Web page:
“I’m sad you don’t get to act in a Terrence Malick film,” Freida Pinto tells me.
As Malick’s latest, the Hollywood-set “Knight of Cups,” comes out, some of the actors have been revealing crazy stories of the set. Thomas Lennon, who pops up for about a minute of screentime at a swanky party, has one; ditto Joel Kinnaman, who didn’t make the cut. (Malick is famous for filming actors and then never putting them in the finished film. Just ask Mickey Rourke, who was elided from “The Thin Red Line,” plus these others.)
Pinto, however, did make the cut. The Indian actress, now 31, plays one of the six women Christian Bale’s Hollywood player Rick brushes shoulders with through the movie. In part because of the prominence of her role, she knew early on she wouldn’t be on the editing room floor.
“I would tell people, ‘I’m going to be in the Terrence Malick movie!’ And they’d say, ‘Um, I’ve actually been cut out of the film,” Pinto recalls.
Reports about acting for the director — of such quasi-experimental mood pieces as “Badlands,” “Days of Heaven,” “The New World” and “The Tree of Life” — tend to include showing up on set with no clear notion of what you’re doing, and maybe even why you’re there at all. Even with an actual character to play, for Pinto it was no different.
When asked how he described the character to her, Pinto replies, “He didn’t describe her. He just asked me to describe experiences that have shaped me.” What information he gave her was essentially quotes from philosophers that inspired him. She can’t even remember when her character became a model, or when she suddenly started doing yoga. She didn’t even know why Christian Bale’s character wouldn’t speak to her in the film. “They were just things that happened on set. And now they’re in the film.”
She wasn’t even sure what her character was supposed to be like. “I remember when we were filming I said a few things [to Rick] that were harsh and mean,” she explains. “Then Terry — very sweetly, with a smile across his face — said, ‘That’s very out of character, don’t you think?’ And I was like, ‘I don’t know! I don’t know what this character thinks!’ Having seen the final cut it makes sense.”
This sounds like a chaotic way to work, even for a film with an experimental narrative being partly made up as it’s shot (and then later, in the two years it took to edit). But Pinto found it close to a spiritual experience.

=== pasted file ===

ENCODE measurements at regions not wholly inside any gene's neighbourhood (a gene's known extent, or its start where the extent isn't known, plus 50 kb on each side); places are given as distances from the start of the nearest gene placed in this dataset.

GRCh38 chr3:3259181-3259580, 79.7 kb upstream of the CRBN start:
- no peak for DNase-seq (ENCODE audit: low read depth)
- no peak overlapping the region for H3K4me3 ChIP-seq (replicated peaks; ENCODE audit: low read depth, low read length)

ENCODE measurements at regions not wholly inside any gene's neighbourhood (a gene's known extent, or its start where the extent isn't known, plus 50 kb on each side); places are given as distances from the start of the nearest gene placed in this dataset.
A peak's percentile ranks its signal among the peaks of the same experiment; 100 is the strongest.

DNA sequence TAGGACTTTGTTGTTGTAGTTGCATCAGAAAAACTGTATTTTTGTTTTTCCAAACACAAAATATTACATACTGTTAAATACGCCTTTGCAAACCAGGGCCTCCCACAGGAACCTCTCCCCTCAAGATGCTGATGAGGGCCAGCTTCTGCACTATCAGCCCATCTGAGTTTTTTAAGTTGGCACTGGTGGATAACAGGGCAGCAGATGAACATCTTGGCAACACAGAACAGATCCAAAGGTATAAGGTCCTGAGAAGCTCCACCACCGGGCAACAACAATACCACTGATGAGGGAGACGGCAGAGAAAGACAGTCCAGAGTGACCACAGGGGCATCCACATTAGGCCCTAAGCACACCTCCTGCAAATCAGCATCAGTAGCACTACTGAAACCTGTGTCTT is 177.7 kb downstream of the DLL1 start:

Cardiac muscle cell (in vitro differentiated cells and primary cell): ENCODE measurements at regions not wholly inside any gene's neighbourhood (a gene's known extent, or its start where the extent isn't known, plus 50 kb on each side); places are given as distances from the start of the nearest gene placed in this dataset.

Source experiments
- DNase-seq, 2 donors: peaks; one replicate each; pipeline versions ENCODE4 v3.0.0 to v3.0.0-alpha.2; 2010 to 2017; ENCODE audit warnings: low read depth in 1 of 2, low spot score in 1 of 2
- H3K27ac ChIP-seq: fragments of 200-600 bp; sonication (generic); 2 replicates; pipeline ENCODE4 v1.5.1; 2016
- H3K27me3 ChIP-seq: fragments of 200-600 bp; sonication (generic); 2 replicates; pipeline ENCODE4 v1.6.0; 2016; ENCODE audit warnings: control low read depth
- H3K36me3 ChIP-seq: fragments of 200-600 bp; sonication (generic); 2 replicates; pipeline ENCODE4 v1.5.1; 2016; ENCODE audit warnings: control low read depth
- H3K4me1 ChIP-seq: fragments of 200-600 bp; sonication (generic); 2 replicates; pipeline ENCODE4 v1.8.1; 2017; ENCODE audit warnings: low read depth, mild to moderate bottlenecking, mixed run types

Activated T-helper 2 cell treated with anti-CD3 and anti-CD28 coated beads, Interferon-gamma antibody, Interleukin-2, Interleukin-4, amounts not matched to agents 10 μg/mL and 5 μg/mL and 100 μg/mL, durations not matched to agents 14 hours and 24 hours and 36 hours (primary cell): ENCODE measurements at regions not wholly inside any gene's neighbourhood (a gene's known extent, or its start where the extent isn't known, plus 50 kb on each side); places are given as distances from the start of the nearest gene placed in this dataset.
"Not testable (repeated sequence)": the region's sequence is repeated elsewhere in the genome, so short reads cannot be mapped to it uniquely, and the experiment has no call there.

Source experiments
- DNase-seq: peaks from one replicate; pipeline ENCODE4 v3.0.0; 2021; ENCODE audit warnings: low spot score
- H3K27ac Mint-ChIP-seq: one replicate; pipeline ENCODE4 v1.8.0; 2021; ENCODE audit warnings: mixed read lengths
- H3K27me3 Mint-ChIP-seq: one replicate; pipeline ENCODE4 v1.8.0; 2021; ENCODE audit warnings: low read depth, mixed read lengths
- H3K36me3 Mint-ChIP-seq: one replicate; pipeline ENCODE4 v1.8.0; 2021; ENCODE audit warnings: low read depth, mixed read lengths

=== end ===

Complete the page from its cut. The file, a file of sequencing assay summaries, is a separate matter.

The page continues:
“You go on set and you’re fully surprised,” she says. “That’s what life is. It throws you a curveball and you’ve got to act as soon as it’s thrown at you. When doing a Terrence Malick film you have to be ever-present and just go with the flow.”
She didn’t realize until doing press and having to articulate her experiences on set that it made her think about how difficult this industry is.
“You want to be an actor who’s in every film. You want to have confidence,” Pinto explains. “I wondered, ‘Is this really going to give me happiness? Or is happiness going to come from being who I am? This film is exactly about that exploration. Rick’s character is going through so much chaos. It’s reflective of our own life.
“But [Malick] didn’t really explain that to me, per se,” she adds.
It made Pinto think about her own career, which took off with “Slumdog Millionaire,” followed by a rash of roles in big Hollywood films, like “Rise of the Planet of the Apes” and “Immortals,” both of which mainly regulated her to the pretty girl. (She also appeared in smaller fare, like Woody Allen’s “You Will Meet a Tall Dark Stranger,” Julian Schnabel’s “Miral” and Michael Winterbottom’s “Trishna.”) She then found she was a flavor of the month, “replaced” by fresh starlets.
“There’s always going to be a new one. There’s always going to be a new best thing. Sometimes you learn that the harsh way,” Pinto says. “The lesson I can extrapolate from this is nothing is permanent. There’s a feeling of attachment to material, to accolades. That can be very destructive.”
She says that inspired her to change how she searched for parts. “I decided I wasn’t going to play the Indian girl who’s looking to get married,” she says. “I look for roles that are not written for me, that really stretch me as an actor.”
And so she’s wound up mostly in the independent world. “There, diversity is not a question. It doesn’t even come up. It’s the most organic thing for them to cast as diversely as possible,” she says. She is excited that diversity in Hollywood is finally being talked about. “The fact that it’s already been put into motion is a very good thing. The next 10 to 20 years will be very important, to see if it happens or disappears into thin air. If it did that would be very disappointing.”
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